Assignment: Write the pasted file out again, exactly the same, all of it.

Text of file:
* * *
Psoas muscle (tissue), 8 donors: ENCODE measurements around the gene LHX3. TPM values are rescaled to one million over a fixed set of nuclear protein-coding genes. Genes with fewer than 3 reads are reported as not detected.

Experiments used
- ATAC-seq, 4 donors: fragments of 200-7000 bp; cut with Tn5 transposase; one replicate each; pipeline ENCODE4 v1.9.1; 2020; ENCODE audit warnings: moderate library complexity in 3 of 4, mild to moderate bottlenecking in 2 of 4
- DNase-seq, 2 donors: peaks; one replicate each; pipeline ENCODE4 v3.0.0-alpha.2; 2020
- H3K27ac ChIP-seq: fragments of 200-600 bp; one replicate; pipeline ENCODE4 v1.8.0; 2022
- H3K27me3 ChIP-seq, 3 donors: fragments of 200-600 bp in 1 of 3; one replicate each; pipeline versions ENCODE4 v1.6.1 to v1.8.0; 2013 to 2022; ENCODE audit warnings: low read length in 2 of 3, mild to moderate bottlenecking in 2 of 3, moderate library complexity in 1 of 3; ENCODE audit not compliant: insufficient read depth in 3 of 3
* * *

Psoas muscle (tissue), 8 donors: ENCODE measurements around the gene LHX3. TPM values are rescaled to one million over a fixed set of nuclear protein-coding genes. Genes with fewer than 3 reads are reported as not detected.

Experiments used
- ATAC-seq, 4 donors: fragments of 200-7000 bp; cut with Tn5 transposase; one replicate each; pipeline ENCODE4 v1.9.1; 2020; ENCODE audit warnings: moderate library complexity in 3 of 4, mild to moderate bottlenecking in 2 of 4
- DNase-seq, 2 donors: peaks; one replicate each; pipeline ENCODE4 v3.0.0-alpha.2; 2020
- H3K27ac ChIP-seq: fragments of 200-600 bp; one replicate; pipeline ENCODE4 v1.8.0; 2022
- H3K27me3 ChIP-seq, 3 donors: fragments of 200-600 bp in 1 of 3; one replicate each; pipeline versions ENCODE4 v1.6.1 to v1.8.0; 2013 to 2022; ENCODE audit warnings: low read length in 2 of 3, mild to moderate bottlenecking in 2 of 3, moderate library complexity in 1 of 3; ENCODE audit not compliant: insufficient read depth in 3 of 3